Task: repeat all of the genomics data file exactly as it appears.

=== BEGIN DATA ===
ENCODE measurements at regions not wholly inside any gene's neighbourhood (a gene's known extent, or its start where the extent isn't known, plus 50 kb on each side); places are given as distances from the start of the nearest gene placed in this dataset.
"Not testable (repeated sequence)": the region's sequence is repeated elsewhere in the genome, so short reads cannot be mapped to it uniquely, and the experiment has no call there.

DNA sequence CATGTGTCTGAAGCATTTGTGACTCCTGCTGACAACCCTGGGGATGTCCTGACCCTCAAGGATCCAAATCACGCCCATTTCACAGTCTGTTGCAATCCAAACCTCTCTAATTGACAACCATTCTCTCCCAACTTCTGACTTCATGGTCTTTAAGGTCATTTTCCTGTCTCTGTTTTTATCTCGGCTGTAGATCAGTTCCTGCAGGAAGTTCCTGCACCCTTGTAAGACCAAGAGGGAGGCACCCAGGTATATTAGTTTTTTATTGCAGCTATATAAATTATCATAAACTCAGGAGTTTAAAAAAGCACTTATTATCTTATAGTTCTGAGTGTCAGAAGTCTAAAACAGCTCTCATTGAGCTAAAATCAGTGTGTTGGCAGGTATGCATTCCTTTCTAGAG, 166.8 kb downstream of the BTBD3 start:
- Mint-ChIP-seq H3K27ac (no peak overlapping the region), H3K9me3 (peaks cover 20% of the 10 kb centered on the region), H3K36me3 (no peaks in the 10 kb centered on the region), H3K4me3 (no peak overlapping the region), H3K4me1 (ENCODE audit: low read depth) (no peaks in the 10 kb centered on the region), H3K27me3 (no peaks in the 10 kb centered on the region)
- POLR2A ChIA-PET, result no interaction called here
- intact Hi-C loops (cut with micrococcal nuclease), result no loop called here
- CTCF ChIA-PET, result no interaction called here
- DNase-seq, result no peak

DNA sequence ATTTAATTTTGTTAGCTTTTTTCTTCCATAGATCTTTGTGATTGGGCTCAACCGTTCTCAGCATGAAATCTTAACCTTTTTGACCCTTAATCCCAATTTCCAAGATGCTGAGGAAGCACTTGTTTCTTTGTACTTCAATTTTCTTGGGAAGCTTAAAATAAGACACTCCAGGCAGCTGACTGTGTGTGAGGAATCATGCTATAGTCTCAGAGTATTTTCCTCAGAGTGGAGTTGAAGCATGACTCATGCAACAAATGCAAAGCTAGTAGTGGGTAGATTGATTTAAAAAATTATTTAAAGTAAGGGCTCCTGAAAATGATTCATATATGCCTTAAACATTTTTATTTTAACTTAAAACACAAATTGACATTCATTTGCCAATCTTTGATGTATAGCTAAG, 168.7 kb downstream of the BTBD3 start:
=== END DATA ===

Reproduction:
ENCODE measurements at regions not wholly inside any gene's neighbourhood (a gene's known extent, or its start where the extent isn't known, plus 50 kb on each side); places are given as distances from the start of the nearest gene placed in this dataset.
"Not testable (repeated sequence)": the region's sequence is repeated elsewhere in the genome, so short reads cannot be mapped to it uniquely, and the experiment has no call there.

DNA sequence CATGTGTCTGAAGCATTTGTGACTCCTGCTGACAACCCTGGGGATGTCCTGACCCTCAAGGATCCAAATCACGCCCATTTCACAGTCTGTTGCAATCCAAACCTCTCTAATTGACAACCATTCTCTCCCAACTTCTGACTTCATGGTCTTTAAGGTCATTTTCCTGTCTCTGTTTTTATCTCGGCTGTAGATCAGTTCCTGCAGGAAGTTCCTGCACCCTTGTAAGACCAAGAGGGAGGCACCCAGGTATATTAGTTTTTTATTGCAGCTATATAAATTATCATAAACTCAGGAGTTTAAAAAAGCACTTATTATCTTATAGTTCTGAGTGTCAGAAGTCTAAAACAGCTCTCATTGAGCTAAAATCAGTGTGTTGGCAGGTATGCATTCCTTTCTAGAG, 166.8 kb downstream of the BTBD3 start:
- Mint-ChIP-seq H3K27ac (no peak overlapping the region), H3K9me3 (peaks cover 20% of the 10 kb centered on the region), H3K36me3 (no peaks in the 10 kb centered on the region), H3K4me3 (no peak overlapping the region), H3K4me1 (ENCODE audit: low read depth) (no peaks in the 10 kb centered on the region), H3K27me3 (no peaks in the 10 kb centered on the region)
- POLR2A ChIA-PET, result no interaction called here
- intact Hi-C loops (cut with micrococcal nuclease), result no loop called here
- CTCF ChIA-PET, result no interaction called here
- DNase-seq, result no peak

DNA sequence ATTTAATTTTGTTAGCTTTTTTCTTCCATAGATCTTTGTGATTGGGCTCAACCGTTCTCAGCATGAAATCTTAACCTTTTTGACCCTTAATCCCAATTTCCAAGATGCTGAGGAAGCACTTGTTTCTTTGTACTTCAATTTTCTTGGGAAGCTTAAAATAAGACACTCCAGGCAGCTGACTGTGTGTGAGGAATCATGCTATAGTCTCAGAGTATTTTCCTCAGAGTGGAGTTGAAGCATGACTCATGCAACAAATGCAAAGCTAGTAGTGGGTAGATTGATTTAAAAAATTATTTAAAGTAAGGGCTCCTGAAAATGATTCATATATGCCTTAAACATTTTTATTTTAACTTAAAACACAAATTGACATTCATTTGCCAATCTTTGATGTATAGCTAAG, 168.7 kb downstream of the BTBD3 start: